Tricky Titles

Woman next door 2       Question Mark      Woman next door 1

By Brenda Bannister, author of The Tissue Veil

Choosing the title for a novel is almost as sensitive as naming a child. Baby names follow a fashion, but you probably wouldn’t give your child the name your best friend recently used; similarly, you’d like to think the name of your book is original. But there’s no copyright where titles are concerned, and nothing to stop anyone pinching one that’s already in use, or two authors coming up with the same idea independently.

Recently, my book group fell foul of the confusion caused by duplicate titles. We take turns to suggest our next book choice and one of our number had proposed The Woman Next Door by Yewande Omotoso, a story of feuding elderly neighbours — one white, one black — in post-apartheid South Africa. Well, we all read the right novel eventually, but not before three of the group had got some way into a psychological thriller with the same title by Cass Green. After a while, they started to think that the book they were reading didn’t seem like a typical ‘Jacky choice’, but by that time were into the story, so ended up reading both. Each author published in 2016, so the common title is likely to be coincidental.

There are at least four books titled The Woman in Black listed on Amazon, including, of course, the Susan Hill novel on which both stage play and film were based. ‘Woman’, ‘girl’ and ‘daughter’ all feature strongly in contemporary novel titles in a trend that goes back to Wilkie Collins’ The Woman in White. Recent publications feature daughters of shoemakers, elephant keepers, clockmakers, poachers, lighthouse keepers, alchemists, silk merchants and many more professions! It seems like a winning formula.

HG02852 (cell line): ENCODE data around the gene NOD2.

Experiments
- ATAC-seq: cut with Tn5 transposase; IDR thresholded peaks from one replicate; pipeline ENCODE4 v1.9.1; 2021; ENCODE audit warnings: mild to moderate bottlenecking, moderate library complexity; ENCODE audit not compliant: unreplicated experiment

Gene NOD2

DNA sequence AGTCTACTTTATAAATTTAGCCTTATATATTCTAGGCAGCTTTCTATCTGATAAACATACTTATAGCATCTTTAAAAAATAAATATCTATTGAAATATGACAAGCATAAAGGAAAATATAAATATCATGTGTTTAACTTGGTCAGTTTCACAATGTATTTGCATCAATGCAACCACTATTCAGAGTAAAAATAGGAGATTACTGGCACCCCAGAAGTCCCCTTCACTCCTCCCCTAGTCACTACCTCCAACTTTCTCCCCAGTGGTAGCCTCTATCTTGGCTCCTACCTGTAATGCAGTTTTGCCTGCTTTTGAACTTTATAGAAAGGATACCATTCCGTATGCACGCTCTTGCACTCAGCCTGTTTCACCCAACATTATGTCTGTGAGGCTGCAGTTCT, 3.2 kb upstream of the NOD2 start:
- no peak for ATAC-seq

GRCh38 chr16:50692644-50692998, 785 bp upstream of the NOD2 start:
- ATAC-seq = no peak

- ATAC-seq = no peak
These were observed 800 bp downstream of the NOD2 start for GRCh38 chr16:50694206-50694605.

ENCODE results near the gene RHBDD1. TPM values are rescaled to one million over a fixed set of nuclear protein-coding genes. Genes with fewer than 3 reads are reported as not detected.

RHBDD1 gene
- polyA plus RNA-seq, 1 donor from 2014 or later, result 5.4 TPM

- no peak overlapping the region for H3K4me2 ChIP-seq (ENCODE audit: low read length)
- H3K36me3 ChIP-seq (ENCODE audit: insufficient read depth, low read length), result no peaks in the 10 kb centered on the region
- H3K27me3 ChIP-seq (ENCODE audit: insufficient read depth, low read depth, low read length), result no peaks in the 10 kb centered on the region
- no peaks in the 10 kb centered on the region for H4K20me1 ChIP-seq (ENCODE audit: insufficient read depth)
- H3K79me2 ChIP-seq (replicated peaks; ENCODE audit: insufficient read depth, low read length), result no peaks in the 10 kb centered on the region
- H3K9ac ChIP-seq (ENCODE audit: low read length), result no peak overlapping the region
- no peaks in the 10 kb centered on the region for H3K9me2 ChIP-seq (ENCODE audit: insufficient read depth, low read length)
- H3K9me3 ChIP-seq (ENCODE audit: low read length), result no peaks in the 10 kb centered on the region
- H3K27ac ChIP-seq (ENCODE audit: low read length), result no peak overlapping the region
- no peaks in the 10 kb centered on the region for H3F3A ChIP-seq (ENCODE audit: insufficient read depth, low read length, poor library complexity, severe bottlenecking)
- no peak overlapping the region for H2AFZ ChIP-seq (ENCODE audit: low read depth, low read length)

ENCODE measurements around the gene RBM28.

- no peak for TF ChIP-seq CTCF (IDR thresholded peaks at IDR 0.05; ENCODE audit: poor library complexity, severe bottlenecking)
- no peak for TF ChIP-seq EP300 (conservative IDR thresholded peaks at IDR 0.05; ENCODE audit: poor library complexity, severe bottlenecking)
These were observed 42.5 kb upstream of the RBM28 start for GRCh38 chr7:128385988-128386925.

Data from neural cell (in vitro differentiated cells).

The title of my dual narrative novel, The Tissue Veil, symbolises the time barrier between two young women living in the same place but in different eras — something which prevents physical contact, but is at times flimsy enough to allow each of them a glimpse into the other’s world. Aysha finds and reads a mysterious journal; Emily gets occasional glimpses of a ‘future ghost’. The two girls explain it in their own ways. Edwardian Emily is reminded of the opaque sheets which covered illustrations in a book she once read at school — a bit like the overlays in traditional wedding albums: ‘the images were there, behind their tissue veils, but you couldn’t quite see them until you turned the leaf. Sometimes I think that’s how it is with Aysha: that she’s there all the time if only I could see. But which of us is behind the tissue, I cannot tell’. Aysha, the twenty-first century history student, thinks about archaeology and how time is layered in the ruins of an ancient city, rebuilt many times. One reviewer wrote that the title ‘can be taken by the sceptical reader as simply an image or metaphor, while others will accept without question the relationship between the Emily of 1900 and the Aysha of 2000’.

Either way, I hope my title arouses readers’ interest and expresses the time-defying link at the heart of the book.

BB

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